Write your Case Statement as if you are standing in the shoes of the donor trying to understand what you believe and what your project or organization wants to do about it, make it a simple, compelling and believable call to action. Be careful about making assumptions as to what your donors know about the cause or how best to address it. People don’t give because of what you do, they give because of what you believe! A good Case Statement is the starting point for any conversation with potential donors. In just a few pages the Case Statement should give you the information to connect donors with the Mission and Vision and build commitment to the organization’s goals. It is only when a donor believes what you believe and embraces you and your cause that they will start to give consistently to your organization. A good Case Statement should be inspirational and give both you and your project credibility. It is written to incite action.
WHERE TO BEGIN:
The Formal Case Statement. The formal case statement states all the reasons for supporting a particular project or organization. This is a work in progress and should be updated regularly. It should become your backroom document that answers the important questions around your project for use in a variety of different contexts. Typically this document is at least 5-6 pages long but is often 12-15 pages when fully developed. This information can then be personalized and customized for different donors because different constituents have different needs. You may not be able to answer all of the questions at the beginning of your project but you should seek to answer them as your project matures. The case statement answers, with brevity, all the following questions:
- Founded when and by whom
- Major accomplishments
- Milestones in the organization’s history
2. Whom does the organization serve?
- Demographic information
- Description of a real person who benefits from the organization – testimonials or anecdotal true-life experiences
3. What needs confront the people served by the organization?
- What pressing problems does the organization address?
- What challenges do the people served face?
4.How does the organization address these challenges?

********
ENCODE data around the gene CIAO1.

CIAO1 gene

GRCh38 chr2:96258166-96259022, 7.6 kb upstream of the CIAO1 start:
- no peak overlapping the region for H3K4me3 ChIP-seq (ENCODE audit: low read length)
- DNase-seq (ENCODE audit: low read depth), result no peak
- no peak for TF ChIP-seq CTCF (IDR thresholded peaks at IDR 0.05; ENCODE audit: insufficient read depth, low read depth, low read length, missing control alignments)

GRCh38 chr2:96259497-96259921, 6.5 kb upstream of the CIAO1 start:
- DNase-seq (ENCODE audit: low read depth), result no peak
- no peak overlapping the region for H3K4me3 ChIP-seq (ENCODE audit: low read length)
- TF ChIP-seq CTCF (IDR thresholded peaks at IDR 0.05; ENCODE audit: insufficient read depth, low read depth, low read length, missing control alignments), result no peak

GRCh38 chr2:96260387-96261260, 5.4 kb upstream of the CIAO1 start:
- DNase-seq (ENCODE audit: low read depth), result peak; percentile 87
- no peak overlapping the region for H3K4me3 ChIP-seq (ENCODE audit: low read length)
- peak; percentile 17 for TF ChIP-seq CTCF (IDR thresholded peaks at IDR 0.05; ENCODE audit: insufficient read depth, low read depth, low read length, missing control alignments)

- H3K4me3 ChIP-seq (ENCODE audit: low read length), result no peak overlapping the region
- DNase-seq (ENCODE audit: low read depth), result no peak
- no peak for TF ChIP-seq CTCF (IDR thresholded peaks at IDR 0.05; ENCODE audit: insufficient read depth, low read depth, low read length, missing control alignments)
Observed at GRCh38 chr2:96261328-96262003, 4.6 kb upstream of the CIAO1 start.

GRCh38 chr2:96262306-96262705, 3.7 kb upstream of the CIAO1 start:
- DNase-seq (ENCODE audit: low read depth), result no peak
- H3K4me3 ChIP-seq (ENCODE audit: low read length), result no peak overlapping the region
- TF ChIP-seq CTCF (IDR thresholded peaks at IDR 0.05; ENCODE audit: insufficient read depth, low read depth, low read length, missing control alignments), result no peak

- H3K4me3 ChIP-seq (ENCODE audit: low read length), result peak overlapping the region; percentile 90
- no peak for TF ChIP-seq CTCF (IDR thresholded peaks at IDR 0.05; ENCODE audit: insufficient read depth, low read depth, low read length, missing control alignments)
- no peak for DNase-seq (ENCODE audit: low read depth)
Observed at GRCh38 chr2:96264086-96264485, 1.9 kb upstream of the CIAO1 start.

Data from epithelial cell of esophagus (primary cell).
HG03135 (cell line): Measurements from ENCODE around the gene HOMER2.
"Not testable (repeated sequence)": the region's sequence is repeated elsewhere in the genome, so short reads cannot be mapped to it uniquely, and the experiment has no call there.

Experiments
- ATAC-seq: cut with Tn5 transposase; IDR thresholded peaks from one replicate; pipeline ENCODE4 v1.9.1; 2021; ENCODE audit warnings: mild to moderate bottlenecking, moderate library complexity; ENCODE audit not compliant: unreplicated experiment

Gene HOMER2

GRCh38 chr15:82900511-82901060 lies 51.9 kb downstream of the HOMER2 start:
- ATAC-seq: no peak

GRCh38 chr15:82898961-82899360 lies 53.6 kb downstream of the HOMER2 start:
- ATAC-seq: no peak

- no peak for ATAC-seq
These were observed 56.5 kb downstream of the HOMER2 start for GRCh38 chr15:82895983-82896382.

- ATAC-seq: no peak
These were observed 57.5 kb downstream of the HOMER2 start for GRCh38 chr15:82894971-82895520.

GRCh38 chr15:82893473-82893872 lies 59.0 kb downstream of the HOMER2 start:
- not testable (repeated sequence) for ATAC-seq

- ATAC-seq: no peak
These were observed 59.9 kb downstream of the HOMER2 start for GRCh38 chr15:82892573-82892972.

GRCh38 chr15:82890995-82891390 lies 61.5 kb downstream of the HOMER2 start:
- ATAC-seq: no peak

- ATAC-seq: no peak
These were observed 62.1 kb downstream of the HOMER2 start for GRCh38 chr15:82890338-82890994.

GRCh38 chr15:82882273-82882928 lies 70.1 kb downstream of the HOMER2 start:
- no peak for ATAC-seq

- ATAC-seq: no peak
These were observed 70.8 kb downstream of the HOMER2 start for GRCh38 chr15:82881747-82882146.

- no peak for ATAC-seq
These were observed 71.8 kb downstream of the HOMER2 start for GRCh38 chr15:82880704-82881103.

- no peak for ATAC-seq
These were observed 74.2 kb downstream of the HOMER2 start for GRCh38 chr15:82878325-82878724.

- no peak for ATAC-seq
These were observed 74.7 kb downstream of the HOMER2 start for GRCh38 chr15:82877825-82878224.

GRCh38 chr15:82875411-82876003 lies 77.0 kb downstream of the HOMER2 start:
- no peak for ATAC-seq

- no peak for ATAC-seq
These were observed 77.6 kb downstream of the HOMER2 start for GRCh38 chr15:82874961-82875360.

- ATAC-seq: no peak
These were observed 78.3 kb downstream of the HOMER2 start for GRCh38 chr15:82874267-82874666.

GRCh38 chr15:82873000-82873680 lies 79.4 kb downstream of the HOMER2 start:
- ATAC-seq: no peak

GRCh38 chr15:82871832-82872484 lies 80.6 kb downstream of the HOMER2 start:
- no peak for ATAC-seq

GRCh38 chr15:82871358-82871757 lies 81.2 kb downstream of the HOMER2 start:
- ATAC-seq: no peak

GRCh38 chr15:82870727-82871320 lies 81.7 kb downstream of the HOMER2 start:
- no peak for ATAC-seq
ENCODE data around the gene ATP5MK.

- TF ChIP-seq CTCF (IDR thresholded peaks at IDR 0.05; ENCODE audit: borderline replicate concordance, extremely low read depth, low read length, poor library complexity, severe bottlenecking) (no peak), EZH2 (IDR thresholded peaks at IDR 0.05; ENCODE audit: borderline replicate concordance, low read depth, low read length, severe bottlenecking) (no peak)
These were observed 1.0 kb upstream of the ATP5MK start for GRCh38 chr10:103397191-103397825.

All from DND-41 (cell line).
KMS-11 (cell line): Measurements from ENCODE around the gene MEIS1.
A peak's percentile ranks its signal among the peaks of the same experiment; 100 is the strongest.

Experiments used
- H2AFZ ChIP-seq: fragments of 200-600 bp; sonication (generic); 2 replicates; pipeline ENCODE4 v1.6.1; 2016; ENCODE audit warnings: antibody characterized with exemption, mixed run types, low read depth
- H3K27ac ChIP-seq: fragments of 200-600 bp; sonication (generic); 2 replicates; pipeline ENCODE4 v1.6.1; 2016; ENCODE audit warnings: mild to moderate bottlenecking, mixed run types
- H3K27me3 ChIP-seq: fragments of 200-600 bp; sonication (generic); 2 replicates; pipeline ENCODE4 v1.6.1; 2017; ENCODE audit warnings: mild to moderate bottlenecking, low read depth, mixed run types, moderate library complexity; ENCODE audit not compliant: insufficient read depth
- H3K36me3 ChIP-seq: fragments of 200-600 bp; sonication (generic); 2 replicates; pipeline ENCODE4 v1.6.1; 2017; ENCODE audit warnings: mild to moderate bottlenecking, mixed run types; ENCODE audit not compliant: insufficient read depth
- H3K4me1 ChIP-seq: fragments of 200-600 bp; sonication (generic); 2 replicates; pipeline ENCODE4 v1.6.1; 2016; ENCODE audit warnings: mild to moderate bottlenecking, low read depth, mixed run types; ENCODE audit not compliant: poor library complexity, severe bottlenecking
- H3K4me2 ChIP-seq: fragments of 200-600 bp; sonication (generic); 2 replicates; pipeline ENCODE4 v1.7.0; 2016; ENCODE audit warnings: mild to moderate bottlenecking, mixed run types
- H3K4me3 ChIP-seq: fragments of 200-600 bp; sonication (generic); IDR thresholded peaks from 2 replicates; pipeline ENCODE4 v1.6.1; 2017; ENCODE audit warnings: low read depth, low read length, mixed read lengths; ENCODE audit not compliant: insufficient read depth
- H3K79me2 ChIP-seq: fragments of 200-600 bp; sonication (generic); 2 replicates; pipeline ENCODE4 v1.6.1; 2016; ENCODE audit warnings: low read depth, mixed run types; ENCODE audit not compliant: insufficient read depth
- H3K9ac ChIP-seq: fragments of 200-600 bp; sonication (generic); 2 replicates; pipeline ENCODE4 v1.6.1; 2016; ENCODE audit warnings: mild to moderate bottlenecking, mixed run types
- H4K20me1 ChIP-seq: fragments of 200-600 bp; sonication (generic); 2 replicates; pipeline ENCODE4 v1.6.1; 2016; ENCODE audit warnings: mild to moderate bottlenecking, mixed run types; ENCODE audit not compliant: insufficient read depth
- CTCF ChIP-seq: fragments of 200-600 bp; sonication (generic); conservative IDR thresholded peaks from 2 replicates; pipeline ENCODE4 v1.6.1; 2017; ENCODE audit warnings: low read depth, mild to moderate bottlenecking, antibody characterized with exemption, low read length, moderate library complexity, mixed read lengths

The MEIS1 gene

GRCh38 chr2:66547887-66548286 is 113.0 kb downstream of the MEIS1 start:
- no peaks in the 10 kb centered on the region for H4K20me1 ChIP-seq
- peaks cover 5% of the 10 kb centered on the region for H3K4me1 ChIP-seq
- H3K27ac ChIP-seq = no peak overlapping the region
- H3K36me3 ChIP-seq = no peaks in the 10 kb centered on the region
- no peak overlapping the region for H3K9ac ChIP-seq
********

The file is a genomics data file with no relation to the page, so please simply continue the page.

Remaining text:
- What programs does the organization offer?
- What services are provided for people in need?
5. What are the goals for the future?
- What are the program, financial, facility, technology, administrative, governance, and human resource goals for the project?
- How will those in need be served better?
6.How will the donor’s investment be used?
- Why is the fundraising campaign being conducted?
- What are the project’s key budget items?
- How do these expenditures relate to the project’s mission and services to people in need?
- What specific items, if funded, would help your project move ahead more quickly or solve problems more effectively and efficiently?
7.How will the donor’s involvement be acknowledged?
- Describe your thank you process
- Describe the intangible benefit the donor receives by this philanthropic investment
Statement of Purpose. From your Case Statement you should put together a comprehensive yet simply stated “Statement of Purpose” which clearly defines what you believe about the world and the problem and what your organization is all about. It should be short, concise and “Wordsmithed” to be the basic description of why you exist and why the world is a better place with your project or organization in operation. The Statement of Purpose should be no more than 1-2 pages that uses bullet points to highlight the most important topics and/or programs. Think Super Bowl Ad! Think elevator speech! Think simple and passionate.
A good Purpose Statement tells a compelling story that answers 4 basic questions:
1. Why this need? What is the problem or need and why does it need to be addressed?
2. Why this way? What vital services do we offer to meet the need?
3. Why us? Why are we uniquely qualified to meet the need?
4. Why now? What is the urgency to respond and what will be done with their support?
Vision Statement. If your organization were functioning at its highest capacity, what would it look like? To put it another way, “what do you see when you close your eyes and dream about what could be the impact of your project”. What do you want to be “known for” when people think about your project? This is what gets you up in the morning!
Mission Statement. Your Purpose Statement should also be able to be condensed down to a slogan, hashtag or key phrase, nine words or less, that identifies and symbolizes who you are and simply states your objective -- this is your Mission Statement. “To boldly go where no man has gone before!” “Taking your Vision to the World!” Coupled with your project name, this will be what makes you memorable. A good descriptive name moves people to want to find out more about your project and what you do.